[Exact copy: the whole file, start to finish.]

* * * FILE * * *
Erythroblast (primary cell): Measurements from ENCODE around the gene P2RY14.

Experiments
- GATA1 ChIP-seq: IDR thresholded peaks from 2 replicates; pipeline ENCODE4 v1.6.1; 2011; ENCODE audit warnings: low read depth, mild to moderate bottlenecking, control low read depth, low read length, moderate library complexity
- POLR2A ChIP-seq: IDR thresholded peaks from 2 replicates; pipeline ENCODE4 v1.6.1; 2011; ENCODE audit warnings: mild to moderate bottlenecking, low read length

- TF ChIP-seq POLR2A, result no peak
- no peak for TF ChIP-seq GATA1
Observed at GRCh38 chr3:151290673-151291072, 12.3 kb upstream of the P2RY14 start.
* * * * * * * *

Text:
Erythroblast (primary cell): Measurements from ENCODE around the gene P2RY14.

Experiments
- GATA1 ChIP-seq: IDR thresholded peaks from 2 replicates; pipeline ENCODE4 v1.6.1; 2011; ENCODE audit warnings: low read depth, mild to moderate bottlenecking, control low read depth, low read length, moderate library complexity
- POLR2A ChIP-seq: IDR thresholded peaks from 2 replicates; pipeline ENCODE4 v1.6.1; 2011; ENCODE audit warnings: mild to moderate bottlenecking, low read length

- TF ChIP-seq POLR2A, result no peak
- no peak for TF ChIP-seq GATA1
Observed at GRCh38 chr3:151290673-151291072, 12.3 kb upstream of the P2RY14 start.